This is a plate of Silurian-aged, Scyphocrinites elegans crinoids from Boutschrafin, Erfoud, Morocco.
Crinoids are marine animals that make up the class Crinoidea, one of the classes of the phylum Echinodermata, which also includes the starfish, brittle stars, sea urchins and sea cucumbers. Those crinoids which, in their adult form, are attached to the sea bottom by a stalk are commonly called sea lilies, while the unstalked forms are called feather stars or comatulids, being members of the largest crinoid order, Comatulida. They live in both shallow water and in depths as great as 9,000 meters (30,000 ft).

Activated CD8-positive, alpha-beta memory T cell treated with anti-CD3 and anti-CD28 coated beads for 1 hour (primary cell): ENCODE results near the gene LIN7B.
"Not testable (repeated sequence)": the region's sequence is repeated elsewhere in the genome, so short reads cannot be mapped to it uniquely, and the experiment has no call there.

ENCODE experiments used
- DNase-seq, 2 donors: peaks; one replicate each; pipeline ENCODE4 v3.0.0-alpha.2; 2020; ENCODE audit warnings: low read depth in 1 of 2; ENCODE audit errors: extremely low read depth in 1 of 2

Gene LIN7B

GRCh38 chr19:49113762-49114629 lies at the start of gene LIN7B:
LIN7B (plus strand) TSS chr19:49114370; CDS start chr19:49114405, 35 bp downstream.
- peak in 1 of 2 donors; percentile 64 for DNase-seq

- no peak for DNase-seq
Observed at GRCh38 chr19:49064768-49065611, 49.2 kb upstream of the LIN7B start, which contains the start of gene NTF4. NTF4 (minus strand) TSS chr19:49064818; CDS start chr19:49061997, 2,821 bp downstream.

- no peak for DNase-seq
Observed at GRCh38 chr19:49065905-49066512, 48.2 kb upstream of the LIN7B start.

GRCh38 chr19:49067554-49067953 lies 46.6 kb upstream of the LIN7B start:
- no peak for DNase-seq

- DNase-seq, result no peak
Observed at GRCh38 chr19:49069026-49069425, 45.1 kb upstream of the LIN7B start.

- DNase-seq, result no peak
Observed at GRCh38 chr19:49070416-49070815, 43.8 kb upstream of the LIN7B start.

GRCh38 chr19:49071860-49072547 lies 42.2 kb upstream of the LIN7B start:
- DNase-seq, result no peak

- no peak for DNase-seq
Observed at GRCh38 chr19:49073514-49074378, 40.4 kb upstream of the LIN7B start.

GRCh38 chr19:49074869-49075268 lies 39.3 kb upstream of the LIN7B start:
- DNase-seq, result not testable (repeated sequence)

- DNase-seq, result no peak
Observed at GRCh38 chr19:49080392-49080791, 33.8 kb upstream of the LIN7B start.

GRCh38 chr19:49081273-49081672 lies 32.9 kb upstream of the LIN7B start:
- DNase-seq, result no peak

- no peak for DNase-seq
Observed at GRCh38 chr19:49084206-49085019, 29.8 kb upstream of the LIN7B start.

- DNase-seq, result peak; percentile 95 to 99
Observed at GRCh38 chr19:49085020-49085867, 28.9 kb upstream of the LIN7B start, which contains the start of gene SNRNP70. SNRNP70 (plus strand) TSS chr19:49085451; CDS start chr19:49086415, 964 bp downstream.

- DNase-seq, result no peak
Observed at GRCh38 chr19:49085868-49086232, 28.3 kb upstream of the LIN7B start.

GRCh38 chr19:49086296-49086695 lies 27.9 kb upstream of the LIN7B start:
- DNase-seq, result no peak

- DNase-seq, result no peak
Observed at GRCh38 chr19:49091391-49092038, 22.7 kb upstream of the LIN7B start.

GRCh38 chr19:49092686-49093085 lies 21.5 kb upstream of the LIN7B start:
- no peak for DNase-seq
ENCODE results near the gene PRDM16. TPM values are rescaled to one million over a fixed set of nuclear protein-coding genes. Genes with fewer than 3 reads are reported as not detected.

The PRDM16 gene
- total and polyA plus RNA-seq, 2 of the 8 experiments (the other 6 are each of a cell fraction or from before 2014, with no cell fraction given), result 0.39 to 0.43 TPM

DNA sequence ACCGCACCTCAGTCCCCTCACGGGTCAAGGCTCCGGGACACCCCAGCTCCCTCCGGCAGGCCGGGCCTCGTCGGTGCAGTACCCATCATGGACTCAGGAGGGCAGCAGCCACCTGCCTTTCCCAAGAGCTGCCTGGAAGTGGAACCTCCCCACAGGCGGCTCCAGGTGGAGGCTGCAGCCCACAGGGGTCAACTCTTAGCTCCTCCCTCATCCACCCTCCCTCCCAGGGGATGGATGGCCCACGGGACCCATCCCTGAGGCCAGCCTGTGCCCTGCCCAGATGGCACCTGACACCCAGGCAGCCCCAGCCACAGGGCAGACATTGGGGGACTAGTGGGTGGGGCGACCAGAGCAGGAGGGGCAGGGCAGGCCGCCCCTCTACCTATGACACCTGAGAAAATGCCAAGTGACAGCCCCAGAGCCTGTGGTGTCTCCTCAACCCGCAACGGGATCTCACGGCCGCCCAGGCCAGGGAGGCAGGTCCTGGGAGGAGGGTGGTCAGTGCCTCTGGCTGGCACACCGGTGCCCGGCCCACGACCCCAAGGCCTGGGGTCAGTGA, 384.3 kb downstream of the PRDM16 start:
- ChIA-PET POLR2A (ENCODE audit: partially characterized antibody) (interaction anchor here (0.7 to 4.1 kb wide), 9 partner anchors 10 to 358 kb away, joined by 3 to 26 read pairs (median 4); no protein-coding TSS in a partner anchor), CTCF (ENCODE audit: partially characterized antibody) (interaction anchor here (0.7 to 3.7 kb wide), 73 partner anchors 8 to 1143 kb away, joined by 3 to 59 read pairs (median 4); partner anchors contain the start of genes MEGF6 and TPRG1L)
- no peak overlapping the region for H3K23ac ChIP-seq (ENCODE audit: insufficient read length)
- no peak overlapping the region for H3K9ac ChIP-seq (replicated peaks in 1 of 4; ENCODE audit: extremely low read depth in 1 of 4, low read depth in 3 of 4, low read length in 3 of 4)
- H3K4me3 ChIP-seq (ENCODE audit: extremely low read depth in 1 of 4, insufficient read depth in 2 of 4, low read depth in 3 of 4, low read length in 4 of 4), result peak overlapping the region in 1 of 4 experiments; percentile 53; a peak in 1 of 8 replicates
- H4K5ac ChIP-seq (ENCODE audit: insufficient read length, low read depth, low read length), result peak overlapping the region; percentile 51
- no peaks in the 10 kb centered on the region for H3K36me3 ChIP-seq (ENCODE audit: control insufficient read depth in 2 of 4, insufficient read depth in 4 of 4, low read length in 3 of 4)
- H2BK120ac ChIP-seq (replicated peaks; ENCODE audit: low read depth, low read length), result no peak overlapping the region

Adult crinoids are characterized by having the mouth located on the upper surface. This is surrounded by feeding arms, and is linked to a U-shaped gut, with the anus being located on the oral disc near the mouth. Although the basic echinoderm pattern of fivefold symmetry can be recognized, in most crinoids the five arms are subdivided into ten or more. These have feathery pinnules and are spread wide to gather planktonic particles from the water. At some stage in their lives, most crinoids have a stem used to attach themselves to the substrate, but many live attached only as juveniles and become free-swimming as adults.